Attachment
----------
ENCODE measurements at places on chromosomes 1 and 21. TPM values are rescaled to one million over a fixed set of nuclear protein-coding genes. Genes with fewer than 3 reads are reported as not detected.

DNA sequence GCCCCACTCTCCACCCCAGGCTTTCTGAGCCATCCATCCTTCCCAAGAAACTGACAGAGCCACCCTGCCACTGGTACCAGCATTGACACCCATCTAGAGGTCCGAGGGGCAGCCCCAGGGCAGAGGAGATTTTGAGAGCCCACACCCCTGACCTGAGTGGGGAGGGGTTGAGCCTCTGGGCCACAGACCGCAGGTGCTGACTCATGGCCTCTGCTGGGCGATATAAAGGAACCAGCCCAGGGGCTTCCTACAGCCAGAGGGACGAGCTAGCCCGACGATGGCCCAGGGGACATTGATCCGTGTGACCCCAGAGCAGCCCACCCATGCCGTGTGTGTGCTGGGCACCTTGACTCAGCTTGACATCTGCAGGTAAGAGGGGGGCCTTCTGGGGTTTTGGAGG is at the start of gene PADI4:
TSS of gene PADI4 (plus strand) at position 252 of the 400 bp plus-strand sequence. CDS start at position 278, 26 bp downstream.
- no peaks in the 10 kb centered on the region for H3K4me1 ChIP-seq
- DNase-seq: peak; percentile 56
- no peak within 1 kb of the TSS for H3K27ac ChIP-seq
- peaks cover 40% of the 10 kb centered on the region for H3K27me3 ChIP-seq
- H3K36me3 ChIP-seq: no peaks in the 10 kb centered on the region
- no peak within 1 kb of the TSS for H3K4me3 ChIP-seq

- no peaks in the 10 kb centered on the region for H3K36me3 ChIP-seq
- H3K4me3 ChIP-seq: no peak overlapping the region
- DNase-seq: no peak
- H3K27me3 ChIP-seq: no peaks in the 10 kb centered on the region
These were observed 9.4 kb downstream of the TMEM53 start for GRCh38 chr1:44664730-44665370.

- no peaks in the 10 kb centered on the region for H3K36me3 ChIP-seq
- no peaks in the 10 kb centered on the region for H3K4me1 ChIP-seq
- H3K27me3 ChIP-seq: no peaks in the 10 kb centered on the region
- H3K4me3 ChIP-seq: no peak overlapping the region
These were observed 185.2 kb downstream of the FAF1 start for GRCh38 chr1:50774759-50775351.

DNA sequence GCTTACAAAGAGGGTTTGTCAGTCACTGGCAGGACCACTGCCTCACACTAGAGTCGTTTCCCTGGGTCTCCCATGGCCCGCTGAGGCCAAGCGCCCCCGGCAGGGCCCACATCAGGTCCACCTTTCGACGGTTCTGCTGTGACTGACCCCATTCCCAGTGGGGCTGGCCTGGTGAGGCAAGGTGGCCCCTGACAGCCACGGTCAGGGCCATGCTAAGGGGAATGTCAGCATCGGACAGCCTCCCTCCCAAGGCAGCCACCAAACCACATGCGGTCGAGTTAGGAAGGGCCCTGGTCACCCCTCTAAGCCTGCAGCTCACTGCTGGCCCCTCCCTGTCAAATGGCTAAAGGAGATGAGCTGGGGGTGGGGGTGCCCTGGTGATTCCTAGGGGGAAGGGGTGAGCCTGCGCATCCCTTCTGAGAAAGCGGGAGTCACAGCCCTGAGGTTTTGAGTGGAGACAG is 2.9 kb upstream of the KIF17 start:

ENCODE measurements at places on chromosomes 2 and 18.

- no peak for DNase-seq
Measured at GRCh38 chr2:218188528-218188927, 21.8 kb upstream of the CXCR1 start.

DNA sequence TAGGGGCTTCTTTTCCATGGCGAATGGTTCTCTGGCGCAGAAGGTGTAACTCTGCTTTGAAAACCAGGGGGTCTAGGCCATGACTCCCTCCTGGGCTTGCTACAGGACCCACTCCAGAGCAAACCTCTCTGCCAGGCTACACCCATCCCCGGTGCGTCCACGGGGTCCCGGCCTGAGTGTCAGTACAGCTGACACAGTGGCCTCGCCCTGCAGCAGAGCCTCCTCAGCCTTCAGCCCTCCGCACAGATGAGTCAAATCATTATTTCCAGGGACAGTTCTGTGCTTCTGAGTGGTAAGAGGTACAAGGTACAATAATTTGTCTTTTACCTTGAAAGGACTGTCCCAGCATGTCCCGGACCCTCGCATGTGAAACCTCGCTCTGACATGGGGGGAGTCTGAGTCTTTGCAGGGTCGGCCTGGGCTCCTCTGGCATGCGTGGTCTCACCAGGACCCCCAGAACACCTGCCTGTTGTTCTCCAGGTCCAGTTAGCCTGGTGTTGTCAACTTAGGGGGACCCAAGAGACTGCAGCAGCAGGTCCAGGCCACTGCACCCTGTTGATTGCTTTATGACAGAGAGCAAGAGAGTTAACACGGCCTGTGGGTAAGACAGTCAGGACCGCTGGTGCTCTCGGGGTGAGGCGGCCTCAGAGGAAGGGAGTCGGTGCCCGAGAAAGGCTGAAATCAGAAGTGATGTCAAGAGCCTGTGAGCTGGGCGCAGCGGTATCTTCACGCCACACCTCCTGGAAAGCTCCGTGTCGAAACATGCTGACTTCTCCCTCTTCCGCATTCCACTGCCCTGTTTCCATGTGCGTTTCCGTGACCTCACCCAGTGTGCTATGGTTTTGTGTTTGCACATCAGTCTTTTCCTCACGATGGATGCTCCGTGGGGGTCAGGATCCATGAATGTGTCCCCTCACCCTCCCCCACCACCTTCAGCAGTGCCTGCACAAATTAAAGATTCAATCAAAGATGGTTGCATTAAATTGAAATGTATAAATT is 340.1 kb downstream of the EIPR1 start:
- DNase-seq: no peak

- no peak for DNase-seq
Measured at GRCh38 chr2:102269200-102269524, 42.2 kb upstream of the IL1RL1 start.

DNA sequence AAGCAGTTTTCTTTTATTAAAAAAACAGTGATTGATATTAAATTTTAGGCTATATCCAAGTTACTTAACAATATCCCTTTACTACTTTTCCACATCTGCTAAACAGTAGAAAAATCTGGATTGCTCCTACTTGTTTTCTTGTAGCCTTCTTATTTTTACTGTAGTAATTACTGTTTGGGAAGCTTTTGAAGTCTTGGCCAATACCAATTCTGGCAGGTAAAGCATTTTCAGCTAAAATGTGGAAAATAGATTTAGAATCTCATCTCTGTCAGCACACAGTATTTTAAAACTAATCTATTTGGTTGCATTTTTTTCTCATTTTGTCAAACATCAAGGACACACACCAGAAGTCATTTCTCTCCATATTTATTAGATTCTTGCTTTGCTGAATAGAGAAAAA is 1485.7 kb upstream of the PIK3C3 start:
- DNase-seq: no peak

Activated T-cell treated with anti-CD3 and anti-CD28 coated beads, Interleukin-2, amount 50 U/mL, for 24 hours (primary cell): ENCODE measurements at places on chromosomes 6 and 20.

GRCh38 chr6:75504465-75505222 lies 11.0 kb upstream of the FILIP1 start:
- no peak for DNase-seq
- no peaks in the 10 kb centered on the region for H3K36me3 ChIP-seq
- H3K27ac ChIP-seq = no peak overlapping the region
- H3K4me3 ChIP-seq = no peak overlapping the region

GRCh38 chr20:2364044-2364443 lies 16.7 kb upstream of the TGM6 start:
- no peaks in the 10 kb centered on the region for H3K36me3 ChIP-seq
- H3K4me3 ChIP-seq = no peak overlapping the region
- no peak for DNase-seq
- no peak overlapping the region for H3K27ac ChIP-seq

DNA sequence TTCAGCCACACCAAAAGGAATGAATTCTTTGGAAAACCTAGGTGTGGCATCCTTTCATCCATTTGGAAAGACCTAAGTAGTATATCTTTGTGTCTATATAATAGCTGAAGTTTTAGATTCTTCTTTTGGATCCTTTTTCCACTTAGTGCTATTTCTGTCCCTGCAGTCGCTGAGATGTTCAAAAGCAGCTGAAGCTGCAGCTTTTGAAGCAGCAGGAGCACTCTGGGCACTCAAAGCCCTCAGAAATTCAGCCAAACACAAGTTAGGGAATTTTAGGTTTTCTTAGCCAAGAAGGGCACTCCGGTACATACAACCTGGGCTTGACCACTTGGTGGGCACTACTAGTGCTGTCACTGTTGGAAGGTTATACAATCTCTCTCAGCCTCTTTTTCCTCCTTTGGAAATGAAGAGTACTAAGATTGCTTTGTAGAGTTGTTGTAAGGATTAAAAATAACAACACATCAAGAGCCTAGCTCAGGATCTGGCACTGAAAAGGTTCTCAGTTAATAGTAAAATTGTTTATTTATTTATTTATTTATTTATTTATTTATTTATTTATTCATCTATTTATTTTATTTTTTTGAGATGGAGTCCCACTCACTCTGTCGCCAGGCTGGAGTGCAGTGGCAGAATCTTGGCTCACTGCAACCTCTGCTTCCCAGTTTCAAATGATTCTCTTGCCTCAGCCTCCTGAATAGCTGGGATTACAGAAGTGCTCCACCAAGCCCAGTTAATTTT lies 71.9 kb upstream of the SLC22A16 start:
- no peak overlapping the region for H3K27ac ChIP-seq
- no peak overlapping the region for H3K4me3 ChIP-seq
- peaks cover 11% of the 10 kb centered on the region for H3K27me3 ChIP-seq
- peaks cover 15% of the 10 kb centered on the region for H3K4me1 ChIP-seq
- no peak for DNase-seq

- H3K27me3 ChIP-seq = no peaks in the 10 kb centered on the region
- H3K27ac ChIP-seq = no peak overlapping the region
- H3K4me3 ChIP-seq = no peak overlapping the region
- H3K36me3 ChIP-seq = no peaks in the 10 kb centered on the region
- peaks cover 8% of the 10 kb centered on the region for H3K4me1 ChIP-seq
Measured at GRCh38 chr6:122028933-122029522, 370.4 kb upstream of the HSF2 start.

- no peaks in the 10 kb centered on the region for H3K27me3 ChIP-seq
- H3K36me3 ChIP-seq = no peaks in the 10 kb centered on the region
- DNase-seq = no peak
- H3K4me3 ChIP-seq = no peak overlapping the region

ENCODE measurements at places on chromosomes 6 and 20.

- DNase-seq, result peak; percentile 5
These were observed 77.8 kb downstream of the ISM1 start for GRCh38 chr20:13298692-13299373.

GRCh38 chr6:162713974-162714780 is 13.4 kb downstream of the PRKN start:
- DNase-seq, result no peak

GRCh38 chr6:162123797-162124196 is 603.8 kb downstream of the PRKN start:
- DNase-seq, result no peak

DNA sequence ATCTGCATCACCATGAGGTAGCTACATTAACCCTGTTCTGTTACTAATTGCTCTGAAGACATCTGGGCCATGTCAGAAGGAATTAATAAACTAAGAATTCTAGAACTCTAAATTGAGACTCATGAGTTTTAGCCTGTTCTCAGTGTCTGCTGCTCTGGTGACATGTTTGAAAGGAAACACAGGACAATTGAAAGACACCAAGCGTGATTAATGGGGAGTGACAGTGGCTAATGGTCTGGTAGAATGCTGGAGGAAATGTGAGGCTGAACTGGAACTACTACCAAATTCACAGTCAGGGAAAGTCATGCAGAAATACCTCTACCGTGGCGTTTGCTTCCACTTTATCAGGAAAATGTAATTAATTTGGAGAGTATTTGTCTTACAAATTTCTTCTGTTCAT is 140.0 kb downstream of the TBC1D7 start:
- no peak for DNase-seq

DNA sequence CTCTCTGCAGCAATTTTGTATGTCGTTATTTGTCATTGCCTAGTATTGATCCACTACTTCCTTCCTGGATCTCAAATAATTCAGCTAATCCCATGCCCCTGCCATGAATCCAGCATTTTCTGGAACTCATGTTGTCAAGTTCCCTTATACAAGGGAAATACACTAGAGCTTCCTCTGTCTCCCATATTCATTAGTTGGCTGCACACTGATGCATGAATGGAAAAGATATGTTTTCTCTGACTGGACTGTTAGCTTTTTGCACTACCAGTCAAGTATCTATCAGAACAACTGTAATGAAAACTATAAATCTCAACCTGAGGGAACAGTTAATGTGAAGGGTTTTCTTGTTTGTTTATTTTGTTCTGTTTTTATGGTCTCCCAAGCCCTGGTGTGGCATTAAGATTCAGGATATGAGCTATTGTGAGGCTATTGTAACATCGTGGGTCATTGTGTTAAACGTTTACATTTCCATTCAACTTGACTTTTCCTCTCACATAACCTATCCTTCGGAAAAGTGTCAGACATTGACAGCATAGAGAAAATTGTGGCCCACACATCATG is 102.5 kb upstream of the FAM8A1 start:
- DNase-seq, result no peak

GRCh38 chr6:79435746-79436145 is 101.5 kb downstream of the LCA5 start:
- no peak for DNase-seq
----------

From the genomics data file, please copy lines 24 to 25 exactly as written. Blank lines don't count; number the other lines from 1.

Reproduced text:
DNA sequence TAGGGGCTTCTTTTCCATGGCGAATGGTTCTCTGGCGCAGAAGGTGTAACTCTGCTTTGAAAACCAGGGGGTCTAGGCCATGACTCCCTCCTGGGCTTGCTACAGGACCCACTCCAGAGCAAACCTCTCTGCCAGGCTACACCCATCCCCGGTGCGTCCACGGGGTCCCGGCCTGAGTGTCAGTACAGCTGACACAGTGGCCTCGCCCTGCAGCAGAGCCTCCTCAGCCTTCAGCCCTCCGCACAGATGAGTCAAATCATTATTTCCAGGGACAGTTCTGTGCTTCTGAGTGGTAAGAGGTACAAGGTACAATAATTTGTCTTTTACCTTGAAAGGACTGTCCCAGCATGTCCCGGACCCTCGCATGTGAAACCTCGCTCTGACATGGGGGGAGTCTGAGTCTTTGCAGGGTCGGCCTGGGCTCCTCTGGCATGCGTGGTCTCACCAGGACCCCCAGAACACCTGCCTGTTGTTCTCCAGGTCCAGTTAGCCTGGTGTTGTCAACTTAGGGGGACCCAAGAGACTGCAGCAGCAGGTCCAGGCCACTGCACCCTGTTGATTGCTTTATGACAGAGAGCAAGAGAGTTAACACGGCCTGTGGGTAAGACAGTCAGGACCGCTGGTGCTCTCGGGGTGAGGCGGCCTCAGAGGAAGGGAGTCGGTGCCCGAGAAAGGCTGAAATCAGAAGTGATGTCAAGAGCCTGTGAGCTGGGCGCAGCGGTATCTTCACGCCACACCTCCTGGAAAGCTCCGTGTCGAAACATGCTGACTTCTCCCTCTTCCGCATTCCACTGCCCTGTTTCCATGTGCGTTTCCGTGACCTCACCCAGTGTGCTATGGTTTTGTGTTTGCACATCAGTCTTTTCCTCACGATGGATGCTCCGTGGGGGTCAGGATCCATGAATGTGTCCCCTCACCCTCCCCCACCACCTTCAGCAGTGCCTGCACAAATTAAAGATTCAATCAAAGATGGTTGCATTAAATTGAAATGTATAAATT is 340.1 kb downstream of the EIPR1 start:
- DNase-seq: no peak